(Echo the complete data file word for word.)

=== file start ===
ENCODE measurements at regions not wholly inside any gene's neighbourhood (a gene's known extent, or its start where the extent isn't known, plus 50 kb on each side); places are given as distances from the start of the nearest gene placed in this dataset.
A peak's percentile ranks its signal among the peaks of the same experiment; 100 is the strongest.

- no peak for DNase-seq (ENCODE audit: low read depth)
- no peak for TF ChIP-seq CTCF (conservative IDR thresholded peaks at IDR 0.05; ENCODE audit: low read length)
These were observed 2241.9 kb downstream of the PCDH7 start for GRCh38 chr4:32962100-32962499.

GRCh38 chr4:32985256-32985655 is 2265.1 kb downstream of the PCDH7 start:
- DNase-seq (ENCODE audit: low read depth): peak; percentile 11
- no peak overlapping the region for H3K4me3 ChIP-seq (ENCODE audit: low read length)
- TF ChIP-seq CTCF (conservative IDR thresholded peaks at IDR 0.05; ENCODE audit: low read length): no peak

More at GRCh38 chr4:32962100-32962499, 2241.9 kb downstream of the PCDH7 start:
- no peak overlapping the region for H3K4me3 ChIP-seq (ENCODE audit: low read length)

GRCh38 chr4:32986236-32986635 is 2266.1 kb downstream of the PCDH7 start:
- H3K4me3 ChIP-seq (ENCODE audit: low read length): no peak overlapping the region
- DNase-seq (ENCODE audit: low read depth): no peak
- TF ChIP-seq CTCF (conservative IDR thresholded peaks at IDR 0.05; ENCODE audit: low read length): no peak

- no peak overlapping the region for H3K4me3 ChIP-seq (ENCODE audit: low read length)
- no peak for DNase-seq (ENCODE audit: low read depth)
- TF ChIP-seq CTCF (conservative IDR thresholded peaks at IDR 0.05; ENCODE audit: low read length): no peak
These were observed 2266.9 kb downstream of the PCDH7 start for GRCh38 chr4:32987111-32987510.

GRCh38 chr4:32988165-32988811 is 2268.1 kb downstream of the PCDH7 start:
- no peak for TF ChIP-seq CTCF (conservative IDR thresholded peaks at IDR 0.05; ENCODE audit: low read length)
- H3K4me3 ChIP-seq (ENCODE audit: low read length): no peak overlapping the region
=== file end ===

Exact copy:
ENCODE measurements at regions not wholly inside any gene's neighbourhood (a gene's known extent, or its start where the extent isn't known, plus 50 kb on each side); places are given as distances from the start of the nearest gene placed in this dataset.
A peak's percentile ranks its signal among the peaks of the same experiment; 100 is the strongest.

- no peak for DNase-seq (ENCODE audit: low read depth)
- no peak for TF ChIP-seq CTCF (conservative IDR thresholded peaks at IDR 0.05; ENCODE audit: low read length)
These were observed 2241.9 kb downstream of the PCDH7 start for GRCh38 chr4:32962100-32962499.

GRCh38 chr4:32985256-32985655 is 2265.1 kb downstream of the PCDH7 start:
- DNase-seq (ENCODE audit: low read depth): peak; percentile 11
- no peak overlapping the region for H3K4me3 ChIP-seq (ENCODE audit: low read length)
- TF ChIP-seq CTCF (conservative IDR thresholded peaks at IDR 0.05; ENCODE audit: low read length): no peak

More at GRCh38 chr4:32962100-32962499, 2241.9 kb downstream of the PCDH7 start:
- no peak overlapping the region for H3K4me3 ChIP-seq (ENCODE audit: low read length)

GRCh38 chr4:32986236-32986635 is 2266.1 kb downstream of the PCDH7 start:
- H3K4me3 ChIP-seq (ENCODE audit: low read length): no peak overlapping the region
- DNase-seq (ENCODE audit: low read depth): no peak
- TF ChIP-seq CTCF (conservative IDR thresholded peaks at IDR 0.05; ENCODE audit: low read length): no peak

- no peak overlapping the region for H3K4me3 ChIP-seq (ENCODE audit: low read length)
- no peak for DNase-seq (ENCODE audit: low read depth)
- TF ChIP-seq CTCF (conservative IDR thresholded peaks at IDR 0.05; ENCODE audit: low read length): no peak
These were observed 2266.9 kb downstream of the PCDH7 start for GRCh38 chr4:32987111-32987510.

GRCh38 chr4:32988165-32988811 is 2268.1 kb downstream of the PCDH7 start:
- no peak for TF ChIP-seq CTCF (conservative IDR thresholded peaks at IDR 0.05; ENCODE audit: low read length)
- H3K4me3 ChIP-seq (ENCODE audit: low read length): no peak overlapping the region